PULASKI TOWNSHIP, Mich. (WLNS) — Drive through anywhere in mid-Michigan and you’re sure to encounter bumpy roads.
But more and more, communities are choosing not to wait for a fix from the state and are taking action through road repair millages.
6 News visited Pulaski Township where a millage is on the ballot next week.
It’s a small community with a big problem.
Roads in desperate need of repair and not enough money to fix them.
So now the township is asking voters for help, following a trend set by other townships in Jackson County.
It only has one store and a one traffic light, but Pulaski Township has roads like a big city.
“A lot of tire problems and overall just the potholes. We’re constantly getting complaints about it,” said Pulaski Township Supervisor Bob Jones.
Jones says because of a lack of state funds and no tax dollars going to repairs, local roads have fallen behind.
Next Tuesday, voters in Pulaski Township will consider a millage that intends to raise $500,000 over five years to fix both paved and dirt roads.
“If your taxable value is $100,000, you’re going to pay around $200 a year,” said Pulaski Township Treasurer Theresa Riske. “I’ve had damage to my own car that I’ve had to have repaired because of the potholes. It’s not good.”
Pulaski is the third township in Jackson County to launch a road repair millage in 2017.
Voters in Spring Arbor Township passed a road millage in May.
And Summit Township will also put a millage before voters next week to fix all of their neighborhood streets.
Officials in all three townships say they want make up for a lack of state funds.
“I think we need the state money, but we want to get relief on the roads now instead of waiting. That way, we figure that within five years the county should be able to receiving this money from the state so they can put more money toward the roads,” Jones said.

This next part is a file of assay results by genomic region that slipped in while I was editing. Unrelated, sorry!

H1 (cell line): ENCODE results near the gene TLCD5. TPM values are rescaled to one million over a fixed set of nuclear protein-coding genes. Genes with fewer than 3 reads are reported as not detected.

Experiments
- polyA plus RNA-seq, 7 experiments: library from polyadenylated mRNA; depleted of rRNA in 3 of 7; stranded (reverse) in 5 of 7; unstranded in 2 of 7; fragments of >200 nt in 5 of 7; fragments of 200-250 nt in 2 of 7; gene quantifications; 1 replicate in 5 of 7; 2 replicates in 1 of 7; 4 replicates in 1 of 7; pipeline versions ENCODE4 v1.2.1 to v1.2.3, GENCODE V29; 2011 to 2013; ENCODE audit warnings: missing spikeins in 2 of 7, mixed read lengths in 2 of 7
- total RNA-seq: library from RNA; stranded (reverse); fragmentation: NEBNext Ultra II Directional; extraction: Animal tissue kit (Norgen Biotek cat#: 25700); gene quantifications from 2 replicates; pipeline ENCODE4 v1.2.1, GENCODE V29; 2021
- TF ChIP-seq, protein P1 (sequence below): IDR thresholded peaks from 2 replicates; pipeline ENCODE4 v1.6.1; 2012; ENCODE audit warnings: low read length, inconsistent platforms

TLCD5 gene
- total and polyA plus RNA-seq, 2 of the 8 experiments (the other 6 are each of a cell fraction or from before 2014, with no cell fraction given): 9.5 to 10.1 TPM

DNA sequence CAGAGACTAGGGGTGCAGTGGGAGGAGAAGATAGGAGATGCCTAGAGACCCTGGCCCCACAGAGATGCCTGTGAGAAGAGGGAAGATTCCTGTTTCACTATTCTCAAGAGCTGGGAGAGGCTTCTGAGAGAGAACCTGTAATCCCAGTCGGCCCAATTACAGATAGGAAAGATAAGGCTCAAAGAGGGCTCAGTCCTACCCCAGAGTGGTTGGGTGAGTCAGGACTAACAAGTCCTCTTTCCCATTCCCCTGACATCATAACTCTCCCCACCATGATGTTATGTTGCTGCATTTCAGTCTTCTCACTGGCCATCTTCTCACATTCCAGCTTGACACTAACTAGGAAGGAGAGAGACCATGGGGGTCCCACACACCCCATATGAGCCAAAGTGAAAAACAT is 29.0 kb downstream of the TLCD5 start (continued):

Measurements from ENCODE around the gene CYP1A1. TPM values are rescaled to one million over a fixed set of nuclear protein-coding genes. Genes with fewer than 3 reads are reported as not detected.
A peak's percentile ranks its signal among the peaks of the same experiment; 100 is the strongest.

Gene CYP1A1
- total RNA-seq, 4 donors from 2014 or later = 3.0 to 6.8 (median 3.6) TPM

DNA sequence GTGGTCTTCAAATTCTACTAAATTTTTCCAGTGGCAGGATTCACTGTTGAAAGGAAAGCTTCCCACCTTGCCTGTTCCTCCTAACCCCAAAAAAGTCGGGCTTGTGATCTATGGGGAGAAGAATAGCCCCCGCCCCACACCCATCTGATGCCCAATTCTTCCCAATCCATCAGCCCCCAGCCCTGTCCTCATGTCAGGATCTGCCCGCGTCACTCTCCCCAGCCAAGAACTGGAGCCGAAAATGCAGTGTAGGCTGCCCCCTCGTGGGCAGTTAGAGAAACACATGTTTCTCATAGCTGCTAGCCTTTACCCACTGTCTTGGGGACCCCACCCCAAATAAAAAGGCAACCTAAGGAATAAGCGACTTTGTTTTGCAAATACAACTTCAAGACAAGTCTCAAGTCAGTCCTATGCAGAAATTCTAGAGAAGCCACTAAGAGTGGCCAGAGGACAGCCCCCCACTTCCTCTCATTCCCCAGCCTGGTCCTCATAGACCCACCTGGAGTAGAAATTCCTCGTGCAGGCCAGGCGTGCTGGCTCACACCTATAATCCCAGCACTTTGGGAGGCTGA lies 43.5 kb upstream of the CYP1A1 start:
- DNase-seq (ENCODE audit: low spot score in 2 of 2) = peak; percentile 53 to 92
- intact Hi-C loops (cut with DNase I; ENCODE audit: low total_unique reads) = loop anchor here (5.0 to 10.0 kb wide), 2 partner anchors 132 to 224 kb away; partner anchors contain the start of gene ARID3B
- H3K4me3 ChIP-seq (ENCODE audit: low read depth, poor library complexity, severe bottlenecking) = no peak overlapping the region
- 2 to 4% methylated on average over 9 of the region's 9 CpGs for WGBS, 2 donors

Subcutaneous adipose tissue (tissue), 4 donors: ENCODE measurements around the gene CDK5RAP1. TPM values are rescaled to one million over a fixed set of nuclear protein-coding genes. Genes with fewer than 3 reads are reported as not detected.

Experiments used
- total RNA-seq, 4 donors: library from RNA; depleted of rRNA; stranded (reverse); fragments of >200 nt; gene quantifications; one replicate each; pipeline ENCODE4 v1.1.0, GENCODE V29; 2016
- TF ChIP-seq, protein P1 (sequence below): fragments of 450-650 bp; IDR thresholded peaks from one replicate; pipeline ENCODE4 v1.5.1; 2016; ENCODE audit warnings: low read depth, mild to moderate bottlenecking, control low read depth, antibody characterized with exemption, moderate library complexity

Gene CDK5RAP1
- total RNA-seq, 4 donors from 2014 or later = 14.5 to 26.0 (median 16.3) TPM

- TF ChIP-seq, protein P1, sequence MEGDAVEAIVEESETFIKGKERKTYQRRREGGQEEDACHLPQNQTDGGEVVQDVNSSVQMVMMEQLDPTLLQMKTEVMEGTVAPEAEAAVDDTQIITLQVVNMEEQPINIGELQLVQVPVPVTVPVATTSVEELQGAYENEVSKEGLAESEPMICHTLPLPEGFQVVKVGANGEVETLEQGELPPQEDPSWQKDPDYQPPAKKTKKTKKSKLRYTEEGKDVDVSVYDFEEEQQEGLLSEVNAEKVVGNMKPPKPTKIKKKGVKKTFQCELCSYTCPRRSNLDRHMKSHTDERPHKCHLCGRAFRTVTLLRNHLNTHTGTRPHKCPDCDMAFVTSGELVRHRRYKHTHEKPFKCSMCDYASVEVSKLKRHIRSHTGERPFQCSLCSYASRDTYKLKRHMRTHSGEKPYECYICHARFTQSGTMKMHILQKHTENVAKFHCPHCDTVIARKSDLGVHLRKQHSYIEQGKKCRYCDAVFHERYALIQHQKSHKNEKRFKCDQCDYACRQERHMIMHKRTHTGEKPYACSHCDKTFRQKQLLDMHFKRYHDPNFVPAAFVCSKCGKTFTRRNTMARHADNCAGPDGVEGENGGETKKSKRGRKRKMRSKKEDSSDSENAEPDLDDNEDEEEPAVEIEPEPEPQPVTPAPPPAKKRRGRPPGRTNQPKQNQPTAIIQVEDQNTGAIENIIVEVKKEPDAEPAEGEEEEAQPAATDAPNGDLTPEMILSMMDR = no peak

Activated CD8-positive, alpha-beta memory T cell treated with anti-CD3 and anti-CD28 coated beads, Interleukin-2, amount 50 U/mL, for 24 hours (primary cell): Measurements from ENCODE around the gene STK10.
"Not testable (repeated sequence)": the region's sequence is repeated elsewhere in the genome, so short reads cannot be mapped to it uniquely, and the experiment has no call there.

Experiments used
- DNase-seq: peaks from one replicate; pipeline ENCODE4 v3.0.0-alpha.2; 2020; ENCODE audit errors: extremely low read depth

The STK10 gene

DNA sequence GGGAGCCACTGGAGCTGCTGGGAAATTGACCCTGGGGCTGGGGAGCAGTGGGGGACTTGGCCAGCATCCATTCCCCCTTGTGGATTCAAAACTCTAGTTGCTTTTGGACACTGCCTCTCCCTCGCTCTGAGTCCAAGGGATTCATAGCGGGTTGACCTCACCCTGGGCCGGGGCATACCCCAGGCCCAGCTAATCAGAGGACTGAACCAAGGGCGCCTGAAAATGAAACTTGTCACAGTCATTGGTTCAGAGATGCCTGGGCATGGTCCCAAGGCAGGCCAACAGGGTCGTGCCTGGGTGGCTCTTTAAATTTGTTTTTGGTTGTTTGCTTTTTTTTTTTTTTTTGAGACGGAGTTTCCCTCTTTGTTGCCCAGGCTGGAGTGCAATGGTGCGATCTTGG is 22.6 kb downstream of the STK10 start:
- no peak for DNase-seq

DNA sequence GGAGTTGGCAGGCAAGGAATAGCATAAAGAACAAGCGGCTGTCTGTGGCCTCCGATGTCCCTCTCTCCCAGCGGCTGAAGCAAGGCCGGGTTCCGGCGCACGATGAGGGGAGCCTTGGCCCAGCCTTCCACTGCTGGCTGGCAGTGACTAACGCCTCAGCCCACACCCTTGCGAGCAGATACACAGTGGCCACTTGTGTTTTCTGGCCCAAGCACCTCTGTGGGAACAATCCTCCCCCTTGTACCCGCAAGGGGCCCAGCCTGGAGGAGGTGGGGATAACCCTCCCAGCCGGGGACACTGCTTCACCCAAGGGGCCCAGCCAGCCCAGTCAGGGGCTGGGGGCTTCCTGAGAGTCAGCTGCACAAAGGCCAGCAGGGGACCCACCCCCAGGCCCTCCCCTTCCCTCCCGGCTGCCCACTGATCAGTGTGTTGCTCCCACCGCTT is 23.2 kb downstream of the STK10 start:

All of these townships are in State Senator Mike Shirkey’s district.
“They’re taking it upon themselves, I’m proud of them,” said Shirkey, a republican who presents Michigan’s 16th senate district.
Senator Shirkey says a plan to fix the roads is already moving and communities will be seeing more state funds in the coming years.
“We did that because we didn’t want to overburden our reduct/reduce capacity to build roads which would result in artificially raising prices and raising costs. So it’s taken a little bit of time and it was done on purpose,” Shirkey said.
While some question why townships should create new taxes to make up for the state, Shirkey doesn’t see a problem with it.
“No, especially if they put it up for a vote and voters approve it. I think it’s great leadership properly framing the need,” Shirkey said.
The supervisor says so far the Pulaski millage has gotten a positive response from residents and he hopes they realize something needs to be done.
“If it makes it better for everybody, that’s what I want,” Shirkey said.
Voters in both Spring Arbor and Pulaski townships will make decisions on the road millages during Michigan’s August Election on Tuesday Aug. 8.